Horror Stories of War in Afghanistan Related by Soviet Veterans

From Associated Press

A Soviet newspaper this week published two Soviet veterans’ accounts of Red Army soldiers beating prisoners, trading submachine guns for Soviet turncoats and barely surviving attacks by their own helicopters.

The daring weekly Moscow News carried the war stories by Valery Abramov and Ruslan Umiyev under the headline, “The Whole Truth has to be Told About this War!”

Over the last year, the Soviet press has questioned the leadership’s decision to invade Afghanistan in 1979, but it stayed away from criticizing how the war itself was run.


Human rights activist Andrei D. Sakharov came under public and official attack at the Congress of People’s Deputies last month for claiming that Soviet pilots were ordered to kill Soviet soldiers who were likely to be captured by Afghan guerrillas.

Abramov told Moscow News that Sakharov’s claim that Soviet soldiers killed each other could have been based on a confused firefight he witnessed in June, 1980, in Faizabad.

“The guerrillas’ fire was driving us into the ground. Suddenly, our helicopters appeared and started to strafe our own battalions,” Abramov wrote.

“It was some kind of hell,” he said. The shooting stopped, he said, after officers apparently understood their mistake.

Umiyev, who served in Afghanistan from 1985 to 1987, said he, too, saw Soviet fliers mistakenly attack their own troops, adding: “It was quite a mess there. Why should we be silent about it?”

Recounting “incidents that are shameful to recall,” Abramov described how two Afghan prisoners suspected of being guerrillas were brought into his camp.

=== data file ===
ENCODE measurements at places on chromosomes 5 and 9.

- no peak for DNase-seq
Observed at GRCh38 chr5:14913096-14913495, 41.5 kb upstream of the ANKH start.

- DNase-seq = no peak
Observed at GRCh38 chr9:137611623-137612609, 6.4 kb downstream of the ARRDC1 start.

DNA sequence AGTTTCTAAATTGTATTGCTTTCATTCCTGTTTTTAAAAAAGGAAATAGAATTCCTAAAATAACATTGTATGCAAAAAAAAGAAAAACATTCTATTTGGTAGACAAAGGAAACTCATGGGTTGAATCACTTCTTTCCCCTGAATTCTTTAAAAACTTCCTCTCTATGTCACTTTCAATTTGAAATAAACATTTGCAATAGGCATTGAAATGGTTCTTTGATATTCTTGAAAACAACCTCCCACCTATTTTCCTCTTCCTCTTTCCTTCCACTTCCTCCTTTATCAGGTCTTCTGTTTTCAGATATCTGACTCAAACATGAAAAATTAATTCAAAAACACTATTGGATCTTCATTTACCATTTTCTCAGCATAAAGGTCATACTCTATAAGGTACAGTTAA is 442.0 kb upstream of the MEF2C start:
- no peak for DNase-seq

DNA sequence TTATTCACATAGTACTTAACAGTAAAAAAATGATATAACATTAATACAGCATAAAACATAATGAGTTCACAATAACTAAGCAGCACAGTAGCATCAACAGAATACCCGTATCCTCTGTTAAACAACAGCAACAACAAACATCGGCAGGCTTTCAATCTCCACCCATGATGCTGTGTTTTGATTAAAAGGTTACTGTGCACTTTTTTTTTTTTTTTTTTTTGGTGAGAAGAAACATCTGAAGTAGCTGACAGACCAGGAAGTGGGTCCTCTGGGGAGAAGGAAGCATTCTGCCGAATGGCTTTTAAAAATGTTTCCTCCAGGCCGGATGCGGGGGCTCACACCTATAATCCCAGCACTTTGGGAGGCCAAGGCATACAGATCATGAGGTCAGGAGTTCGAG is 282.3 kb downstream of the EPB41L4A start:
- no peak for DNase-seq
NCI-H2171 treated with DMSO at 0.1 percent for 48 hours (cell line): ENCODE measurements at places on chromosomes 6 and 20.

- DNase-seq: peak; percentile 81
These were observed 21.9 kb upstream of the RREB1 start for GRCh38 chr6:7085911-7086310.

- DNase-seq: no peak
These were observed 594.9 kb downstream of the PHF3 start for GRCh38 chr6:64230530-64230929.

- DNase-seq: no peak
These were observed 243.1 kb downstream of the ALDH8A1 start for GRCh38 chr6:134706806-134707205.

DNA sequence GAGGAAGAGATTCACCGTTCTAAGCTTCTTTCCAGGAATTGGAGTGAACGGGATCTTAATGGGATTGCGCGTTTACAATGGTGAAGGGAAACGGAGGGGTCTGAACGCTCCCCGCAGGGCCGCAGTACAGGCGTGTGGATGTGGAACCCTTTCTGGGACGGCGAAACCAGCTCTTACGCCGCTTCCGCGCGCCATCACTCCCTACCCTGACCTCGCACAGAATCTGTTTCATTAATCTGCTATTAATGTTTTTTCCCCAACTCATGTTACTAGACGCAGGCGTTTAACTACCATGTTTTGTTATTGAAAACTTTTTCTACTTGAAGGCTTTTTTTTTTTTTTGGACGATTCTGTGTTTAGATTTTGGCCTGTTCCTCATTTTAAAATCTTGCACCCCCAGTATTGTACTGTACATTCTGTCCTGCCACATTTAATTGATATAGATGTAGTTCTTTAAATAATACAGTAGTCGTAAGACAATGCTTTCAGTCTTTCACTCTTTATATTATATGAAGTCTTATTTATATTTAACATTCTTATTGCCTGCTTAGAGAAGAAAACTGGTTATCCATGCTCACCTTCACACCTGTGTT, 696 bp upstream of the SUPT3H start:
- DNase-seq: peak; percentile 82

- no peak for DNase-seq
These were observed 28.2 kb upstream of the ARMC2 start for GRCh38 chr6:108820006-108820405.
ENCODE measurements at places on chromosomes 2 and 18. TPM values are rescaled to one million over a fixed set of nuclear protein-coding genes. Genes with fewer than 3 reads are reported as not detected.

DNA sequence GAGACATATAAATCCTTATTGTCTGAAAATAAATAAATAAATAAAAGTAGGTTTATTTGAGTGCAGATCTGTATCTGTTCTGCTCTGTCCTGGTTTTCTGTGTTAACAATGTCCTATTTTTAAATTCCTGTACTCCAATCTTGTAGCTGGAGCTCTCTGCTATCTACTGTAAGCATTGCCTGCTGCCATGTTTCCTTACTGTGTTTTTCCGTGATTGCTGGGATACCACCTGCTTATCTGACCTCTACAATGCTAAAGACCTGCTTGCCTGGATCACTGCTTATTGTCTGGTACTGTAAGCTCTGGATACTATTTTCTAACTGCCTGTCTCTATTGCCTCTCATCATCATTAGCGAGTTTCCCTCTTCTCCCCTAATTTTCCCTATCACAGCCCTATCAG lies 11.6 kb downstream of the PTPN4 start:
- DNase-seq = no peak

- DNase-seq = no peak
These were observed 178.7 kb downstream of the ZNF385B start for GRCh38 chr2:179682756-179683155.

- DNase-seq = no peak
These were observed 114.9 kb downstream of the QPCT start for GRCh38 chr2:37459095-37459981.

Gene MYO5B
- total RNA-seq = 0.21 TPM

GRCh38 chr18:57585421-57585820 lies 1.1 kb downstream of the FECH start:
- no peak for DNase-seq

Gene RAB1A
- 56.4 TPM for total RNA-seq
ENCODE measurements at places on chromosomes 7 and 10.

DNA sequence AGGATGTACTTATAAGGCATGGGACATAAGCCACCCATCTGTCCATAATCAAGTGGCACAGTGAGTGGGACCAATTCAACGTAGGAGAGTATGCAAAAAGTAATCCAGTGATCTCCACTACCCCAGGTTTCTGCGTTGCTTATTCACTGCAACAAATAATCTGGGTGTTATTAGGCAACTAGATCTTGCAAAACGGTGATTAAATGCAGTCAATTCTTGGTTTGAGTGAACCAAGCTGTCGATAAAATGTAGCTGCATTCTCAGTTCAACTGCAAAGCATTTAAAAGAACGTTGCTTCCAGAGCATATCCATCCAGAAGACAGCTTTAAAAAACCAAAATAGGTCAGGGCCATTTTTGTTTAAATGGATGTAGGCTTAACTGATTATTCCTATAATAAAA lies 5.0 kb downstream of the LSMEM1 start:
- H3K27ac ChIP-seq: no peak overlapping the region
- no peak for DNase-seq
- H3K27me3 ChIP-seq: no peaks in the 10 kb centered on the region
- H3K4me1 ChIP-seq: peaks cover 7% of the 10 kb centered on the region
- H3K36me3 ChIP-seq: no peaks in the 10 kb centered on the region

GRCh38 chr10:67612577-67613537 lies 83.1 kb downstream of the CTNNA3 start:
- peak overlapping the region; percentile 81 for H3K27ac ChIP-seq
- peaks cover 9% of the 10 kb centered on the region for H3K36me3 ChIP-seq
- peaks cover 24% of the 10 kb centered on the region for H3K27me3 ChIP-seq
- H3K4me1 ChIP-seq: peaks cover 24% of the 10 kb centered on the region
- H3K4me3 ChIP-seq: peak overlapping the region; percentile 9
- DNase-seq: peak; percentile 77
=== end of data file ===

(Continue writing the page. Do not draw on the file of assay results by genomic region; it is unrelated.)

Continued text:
“We already had people killed and missing,” he said. “Lost friends . . . and we unleashed all our accumulated pain on those two. We beat them all night, with short breaks. I, too, tried to beat them as painfully as I could. It seemed as if they were to blame for the deaths of our soldiers. And in the morning, it turned out they were peaceful inhabitants who had never participated in any battles.”

Umiyev told Moscow News the official silence should also be broken about all the Soviet soldiers in Afghanistan who went over to the other side.

Soviet units often would exchange three guerrillas or 10 submachine guns for the chance to get their hands on such turncoats, he said.

His unit traded for one such soldier who reportedly had served six years as a grenade launcher with the guerrillas, Umiyev said.

“We tried him right on the square,” he said. “Anyone could ask him questions. He was silent and cried. They gave him eight years. We were all mad that they gave him so little.”

The national legislature, the Supreme Soviet, is evaluating the decision to invade Afghanistan and is scheduled to report its findings in October.

The Soviet army completed its pullout from Afghanistan in February. An estimated 15,000 Soviet soldiers and 1 million Afghans died during the war.